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munichfan

Munich 2022

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Also it could be the start of changing the global routine and status quo towards South America and New Zealand hosting.

As much as I'd like to see it ... I still can't see it happening anytime soon. Just too many factors working against it.

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I'd love Munich to bid for 2022. 50th anniversary of 72 would be a nice time to return there.

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While those precedents you mention speak for themselves, they were up against some ridiculous situations, and have never had an opportunity so open before with a) having easily the strongest and most appealing bid B) being largely unaffected by the 2020 result and 2018 in Asia and c) a weak potentially competitive field.

Munich & it's supporters didn't think that PyeongChang's perseverance was a 'ridiculous situation' to overcome. On the contrary, 'perseverance' can only get you so far. Just ask Ostersund (& Sweden in general), Detroit, Paris & soon to be Madrid. PyeongChang mainly won with sentiment rather than perseverance. I think that gets misconstrued a lot.

And while I mainly agree about Berlin (although other cities have opposition groups, doesn't necessarily derail a bid) & especially Leipzig & Berchtesgaden, they were still loses nonetheless that they had to deal with. The GOC truly believed that Leipzig was the best choice for their 2012 candidate. And while I agree that it deserved to be snubbed, I still remember one German member in particular here that was so critical with anyone that criticized the choice of Leipzig. Needless to say, he/she disappeared as soon as Leipzig was done.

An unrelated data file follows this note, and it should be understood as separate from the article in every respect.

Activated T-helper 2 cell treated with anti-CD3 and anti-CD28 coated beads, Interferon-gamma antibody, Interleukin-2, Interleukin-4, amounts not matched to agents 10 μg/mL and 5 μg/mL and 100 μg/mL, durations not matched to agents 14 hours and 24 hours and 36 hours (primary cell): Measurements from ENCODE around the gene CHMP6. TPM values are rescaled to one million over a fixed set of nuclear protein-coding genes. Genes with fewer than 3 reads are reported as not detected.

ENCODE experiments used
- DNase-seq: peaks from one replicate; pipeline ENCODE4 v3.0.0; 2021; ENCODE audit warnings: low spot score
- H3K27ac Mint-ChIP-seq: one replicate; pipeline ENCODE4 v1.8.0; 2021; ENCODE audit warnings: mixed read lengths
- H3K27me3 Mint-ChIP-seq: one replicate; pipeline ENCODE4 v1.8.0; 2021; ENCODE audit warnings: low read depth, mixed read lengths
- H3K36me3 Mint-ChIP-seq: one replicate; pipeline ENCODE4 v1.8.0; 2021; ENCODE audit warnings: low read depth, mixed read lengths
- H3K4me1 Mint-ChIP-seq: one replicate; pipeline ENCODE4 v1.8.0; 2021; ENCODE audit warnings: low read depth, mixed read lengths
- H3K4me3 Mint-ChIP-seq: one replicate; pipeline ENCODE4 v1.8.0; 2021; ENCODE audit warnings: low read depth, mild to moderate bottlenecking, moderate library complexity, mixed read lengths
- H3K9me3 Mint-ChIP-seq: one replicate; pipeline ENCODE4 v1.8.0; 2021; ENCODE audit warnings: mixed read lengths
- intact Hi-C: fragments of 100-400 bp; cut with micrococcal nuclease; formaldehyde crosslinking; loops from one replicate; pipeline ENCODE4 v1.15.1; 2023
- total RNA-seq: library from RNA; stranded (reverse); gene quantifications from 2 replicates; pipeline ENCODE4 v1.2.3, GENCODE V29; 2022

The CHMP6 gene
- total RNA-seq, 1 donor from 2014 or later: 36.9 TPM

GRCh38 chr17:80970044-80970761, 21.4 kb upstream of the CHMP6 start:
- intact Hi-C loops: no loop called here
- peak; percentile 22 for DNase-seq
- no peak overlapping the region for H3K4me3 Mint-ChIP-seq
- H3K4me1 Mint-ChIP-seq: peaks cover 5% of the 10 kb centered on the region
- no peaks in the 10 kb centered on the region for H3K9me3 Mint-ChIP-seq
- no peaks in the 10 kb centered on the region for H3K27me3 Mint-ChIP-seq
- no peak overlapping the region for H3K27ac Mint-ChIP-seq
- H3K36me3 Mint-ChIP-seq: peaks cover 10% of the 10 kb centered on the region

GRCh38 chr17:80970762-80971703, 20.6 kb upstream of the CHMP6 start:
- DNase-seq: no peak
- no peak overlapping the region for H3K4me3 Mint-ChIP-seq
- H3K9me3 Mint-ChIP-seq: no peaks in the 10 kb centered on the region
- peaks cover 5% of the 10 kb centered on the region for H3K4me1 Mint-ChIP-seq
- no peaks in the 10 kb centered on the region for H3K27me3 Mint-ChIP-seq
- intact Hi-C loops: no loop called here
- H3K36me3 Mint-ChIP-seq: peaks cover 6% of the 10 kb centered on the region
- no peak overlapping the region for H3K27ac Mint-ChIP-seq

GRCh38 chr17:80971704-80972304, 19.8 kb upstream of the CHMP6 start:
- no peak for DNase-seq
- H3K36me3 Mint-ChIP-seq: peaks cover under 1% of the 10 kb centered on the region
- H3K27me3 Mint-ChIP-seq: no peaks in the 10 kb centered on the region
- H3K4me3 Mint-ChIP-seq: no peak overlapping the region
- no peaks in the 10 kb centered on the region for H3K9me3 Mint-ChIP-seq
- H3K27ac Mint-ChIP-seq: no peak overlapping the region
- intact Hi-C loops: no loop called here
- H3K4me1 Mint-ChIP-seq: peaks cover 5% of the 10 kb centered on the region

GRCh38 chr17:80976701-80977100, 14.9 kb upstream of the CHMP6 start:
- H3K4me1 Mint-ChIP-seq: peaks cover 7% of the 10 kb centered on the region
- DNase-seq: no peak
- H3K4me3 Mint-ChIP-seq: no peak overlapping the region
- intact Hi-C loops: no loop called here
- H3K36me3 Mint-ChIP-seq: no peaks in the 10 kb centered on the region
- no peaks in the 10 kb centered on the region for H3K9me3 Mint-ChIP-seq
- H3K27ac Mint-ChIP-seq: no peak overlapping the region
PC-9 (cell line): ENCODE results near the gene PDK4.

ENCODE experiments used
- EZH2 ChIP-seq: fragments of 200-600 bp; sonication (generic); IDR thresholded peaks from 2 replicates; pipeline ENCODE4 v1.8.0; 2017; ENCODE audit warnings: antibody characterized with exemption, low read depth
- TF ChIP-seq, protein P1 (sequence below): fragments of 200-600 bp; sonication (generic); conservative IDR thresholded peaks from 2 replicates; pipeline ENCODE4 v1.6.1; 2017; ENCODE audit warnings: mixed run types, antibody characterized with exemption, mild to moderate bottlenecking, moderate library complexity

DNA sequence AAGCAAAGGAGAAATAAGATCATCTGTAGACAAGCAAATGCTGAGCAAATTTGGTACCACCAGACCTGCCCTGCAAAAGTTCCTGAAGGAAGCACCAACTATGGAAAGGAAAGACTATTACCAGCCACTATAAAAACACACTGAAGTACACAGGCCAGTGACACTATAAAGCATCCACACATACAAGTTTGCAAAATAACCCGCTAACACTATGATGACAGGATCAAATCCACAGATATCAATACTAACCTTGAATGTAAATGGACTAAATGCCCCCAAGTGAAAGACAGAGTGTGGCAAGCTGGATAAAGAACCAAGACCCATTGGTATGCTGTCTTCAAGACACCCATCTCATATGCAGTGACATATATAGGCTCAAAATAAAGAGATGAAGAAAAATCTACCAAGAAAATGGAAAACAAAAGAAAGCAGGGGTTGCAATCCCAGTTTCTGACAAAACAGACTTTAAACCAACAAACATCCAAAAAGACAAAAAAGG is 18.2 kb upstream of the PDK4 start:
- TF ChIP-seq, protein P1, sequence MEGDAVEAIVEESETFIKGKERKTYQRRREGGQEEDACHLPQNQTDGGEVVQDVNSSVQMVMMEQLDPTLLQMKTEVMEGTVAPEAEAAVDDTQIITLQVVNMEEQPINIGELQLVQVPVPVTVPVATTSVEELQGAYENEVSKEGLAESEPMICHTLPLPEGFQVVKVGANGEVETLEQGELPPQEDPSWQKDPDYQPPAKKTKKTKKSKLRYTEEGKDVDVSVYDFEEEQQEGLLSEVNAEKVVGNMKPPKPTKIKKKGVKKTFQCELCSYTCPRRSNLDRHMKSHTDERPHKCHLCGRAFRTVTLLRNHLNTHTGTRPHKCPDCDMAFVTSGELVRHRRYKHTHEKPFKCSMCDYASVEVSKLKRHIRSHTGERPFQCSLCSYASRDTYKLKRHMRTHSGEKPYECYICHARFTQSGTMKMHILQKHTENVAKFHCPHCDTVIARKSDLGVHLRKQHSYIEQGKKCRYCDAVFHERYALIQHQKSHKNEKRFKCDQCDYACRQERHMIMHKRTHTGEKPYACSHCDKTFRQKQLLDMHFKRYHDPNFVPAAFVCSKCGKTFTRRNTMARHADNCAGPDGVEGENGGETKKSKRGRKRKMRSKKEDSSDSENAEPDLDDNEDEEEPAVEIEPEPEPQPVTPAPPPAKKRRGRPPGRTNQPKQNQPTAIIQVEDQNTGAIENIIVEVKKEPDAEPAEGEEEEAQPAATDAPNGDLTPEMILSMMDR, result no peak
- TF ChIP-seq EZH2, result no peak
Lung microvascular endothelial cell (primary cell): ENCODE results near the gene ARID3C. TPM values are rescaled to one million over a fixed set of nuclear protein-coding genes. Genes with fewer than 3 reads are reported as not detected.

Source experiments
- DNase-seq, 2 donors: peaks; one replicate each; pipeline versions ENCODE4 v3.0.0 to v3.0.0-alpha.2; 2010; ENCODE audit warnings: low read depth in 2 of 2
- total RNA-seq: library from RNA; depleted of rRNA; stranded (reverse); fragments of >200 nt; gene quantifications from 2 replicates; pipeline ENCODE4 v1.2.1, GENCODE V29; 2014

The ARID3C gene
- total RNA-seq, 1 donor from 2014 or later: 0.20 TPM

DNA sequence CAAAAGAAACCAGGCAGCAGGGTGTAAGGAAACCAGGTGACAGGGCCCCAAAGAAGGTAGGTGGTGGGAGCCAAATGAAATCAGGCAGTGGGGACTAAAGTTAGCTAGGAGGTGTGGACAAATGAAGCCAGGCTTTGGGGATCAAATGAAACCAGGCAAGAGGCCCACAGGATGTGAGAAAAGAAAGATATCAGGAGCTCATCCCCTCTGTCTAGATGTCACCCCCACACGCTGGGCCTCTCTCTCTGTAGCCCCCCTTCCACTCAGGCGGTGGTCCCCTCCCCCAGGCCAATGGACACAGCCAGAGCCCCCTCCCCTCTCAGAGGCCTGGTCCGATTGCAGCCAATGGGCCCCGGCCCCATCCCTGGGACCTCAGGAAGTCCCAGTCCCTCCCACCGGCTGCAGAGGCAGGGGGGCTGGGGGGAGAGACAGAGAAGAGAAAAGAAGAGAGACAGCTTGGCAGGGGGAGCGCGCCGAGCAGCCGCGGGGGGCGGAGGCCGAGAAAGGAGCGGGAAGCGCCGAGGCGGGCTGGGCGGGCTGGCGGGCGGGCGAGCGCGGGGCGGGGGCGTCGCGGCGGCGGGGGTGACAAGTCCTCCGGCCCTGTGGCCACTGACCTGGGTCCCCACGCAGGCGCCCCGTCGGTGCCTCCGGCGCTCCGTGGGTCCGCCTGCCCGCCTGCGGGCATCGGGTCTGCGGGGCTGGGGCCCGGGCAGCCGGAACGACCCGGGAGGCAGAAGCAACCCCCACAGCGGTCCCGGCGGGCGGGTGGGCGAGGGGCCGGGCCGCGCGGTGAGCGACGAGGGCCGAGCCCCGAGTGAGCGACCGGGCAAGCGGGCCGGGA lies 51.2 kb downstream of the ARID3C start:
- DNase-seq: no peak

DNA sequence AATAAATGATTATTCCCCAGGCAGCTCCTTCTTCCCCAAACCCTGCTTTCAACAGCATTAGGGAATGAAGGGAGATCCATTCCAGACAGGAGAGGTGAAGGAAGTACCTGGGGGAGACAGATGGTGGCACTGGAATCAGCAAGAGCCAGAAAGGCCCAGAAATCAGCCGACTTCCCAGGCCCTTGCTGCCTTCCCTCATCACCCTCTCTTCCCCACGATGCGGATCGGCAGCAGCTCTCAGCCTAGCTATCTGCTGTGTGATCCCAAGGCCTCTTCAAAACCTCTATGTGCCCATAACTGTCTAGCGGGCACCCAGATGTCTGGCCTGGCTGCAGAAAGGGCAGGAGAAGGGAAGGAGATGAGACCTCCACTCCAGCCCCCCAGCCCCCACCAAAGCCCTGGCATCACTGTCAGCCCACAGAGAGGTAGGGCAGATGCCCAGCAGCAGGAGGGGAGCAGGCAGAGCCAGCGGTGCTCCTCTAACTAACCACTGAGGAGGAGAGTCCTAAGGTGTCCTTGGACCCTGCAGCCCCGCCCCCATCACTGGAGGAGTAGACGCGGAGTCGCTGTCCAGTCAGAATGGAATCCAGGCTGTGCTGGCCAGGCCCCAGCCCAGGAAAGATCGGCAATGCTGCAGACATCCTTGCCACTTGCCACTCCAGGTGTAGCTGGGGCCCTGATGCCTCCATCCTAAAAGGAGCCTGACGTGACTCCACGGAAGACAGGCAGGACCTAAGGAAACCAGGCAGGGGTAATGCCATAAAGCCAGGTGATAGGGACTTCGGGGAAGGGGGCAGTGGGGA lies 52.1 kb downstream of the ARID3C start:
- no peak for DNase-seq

Hindsight is always 20/20 & it's easy to give reasons now well after certain votes, but at the time of the losses, it's a different story. Especially when a bid & a city feels that they gave it their all only to be shot down in flames. I think that Munich might be suffering a little of what Chicago did (& hence most likely why they've told the USOC a big flat-out, "NOT interested). The loses hit home at the time, & sometimes people need to step back & take a break from it all.

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The GOC truly believed that Leipzig was the best choice for their 2012 candidate.

That's a whole different debate, but I'm not sure if that's true. I wasn't here to observe the race online, or know of the German poster you mentioned, but I've seen several acknowledgements from German members here since that Leipzig's choice was a political decision mainly to prop up the eastern part of the nation. I'm not a huge studier or enthusiast of in-depth bid and venue plans, either, but I'd be surprised if Leipzig's plan was superior to Hamburg's or Berlin's.

That said, yeah, I expect they still thought they could win. I'm a firm believer that a city just can't go into a bid race without believing they can win. It's the kiss of death to go in half-heartedly and not expecting to be able to triumph.

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I'm not a huge studier or enthusiast of in-depth bid and venue plans, either, but I'd be surprised if Leipzig's plan was superior to Hamburg's or Berlin's.

Berlin was not in the German domestic running for 2012. It was Leipzig, Hamburg, Frankfurt, Dusseldorf & Stuttgart. And there have been German's here that have argued that Frankfurt wouldn't be good for as an Olympic venue. Hamburg came in runner-up to Leipzig, though.

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W hen you looked at some of the plans Leipzig looked really interesting - but we all know the bids aren't purely judged on technical merit. Against the big boys of 2012 it was always a no win situation.

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Well, in the k.o. rounds Stuttgart dropped out first, Frankfurt dropped out next followed by Düsseldorf - Hamburg was runner up - Leipzig won with 81:51